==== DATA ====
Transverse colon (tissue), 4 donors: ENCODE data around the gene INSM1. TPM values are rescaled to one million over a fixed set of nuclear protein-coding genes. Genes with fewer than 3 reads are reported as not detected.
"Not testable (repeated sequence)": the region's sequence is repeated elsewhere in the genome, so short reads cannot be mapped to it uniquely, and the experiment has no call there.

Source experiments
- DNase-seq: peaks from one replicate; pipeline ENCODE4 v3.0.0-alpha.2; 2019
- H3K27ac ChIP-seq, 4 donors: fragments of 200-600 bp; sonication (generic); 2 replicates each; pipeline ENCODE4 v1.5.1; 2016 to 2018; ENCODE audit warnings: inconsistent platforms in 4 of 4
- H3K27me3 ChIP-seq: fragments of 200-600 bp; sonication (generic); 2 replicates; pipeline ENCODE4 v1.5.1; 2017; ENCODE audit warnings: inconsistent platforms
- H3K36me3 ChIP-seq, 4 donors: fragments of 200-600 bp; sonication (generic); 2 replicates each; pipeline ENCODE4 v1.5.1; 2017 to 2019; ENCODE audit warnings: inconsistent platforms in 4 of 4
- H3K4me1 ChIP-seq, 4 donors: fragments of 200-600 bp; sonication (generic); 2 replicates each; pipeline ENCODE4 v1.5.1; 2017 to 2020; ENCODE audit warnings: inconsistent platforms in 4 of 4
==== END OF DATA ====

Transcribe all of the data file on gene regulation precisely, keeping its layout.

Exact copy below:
Transverse colon (tissue), 4 donors: ENCODE data around the gene INSM1. TPM values are rescaled to one million over a fixed set of nuclear protein-coding genes. Genes with fewer than 3 reads are reported as not detected.
"Not testable (repeated sequence)": the region's sequence is repeated elsewhere in the genome, so short reads cannot be mapped to it uniquely, and the experiment has no call there.

Source experiments
- DNase-seq: peaks from one replicate; pipeline ENCODE4 v3.0.0-alpha.2; 2019
- H3K27ac ChIP-seq, 4 donors: fragments of 200-600 bp; sonication (generic); 2 replicates each; pipeline ENCODE4 v1.5.1; 2016 to 2018; ENCODE audit warnings: inconsistent platforms in 4 of 4
- H3K27me3 ChIP-seq: fragments of 200-600 bp; sonication (generic); 2 replicates; pipeline ENCODE4 v1.5.1; 2017; ENCODE audit warnings: inconsistent platforms
- H3K36me3 ChIP-seq, 4 donors: fragments of 200-600 bp; sonication (generic); 2 replicates each; pipeline ENCODE4 v1.5.1; 2017 to 2019; ENCODE audit warnings: inconsistent platforms in 4 of 4
- H3K4me1 ChIP-seq, 4 donors: fragments of 200-600 bp; sonication (generic); 2 replicates each; pipeline ENCODE4 v1.5.1; 2017 to 2020; ENCODE audit warnings: inconsistent platforms in 4 of 4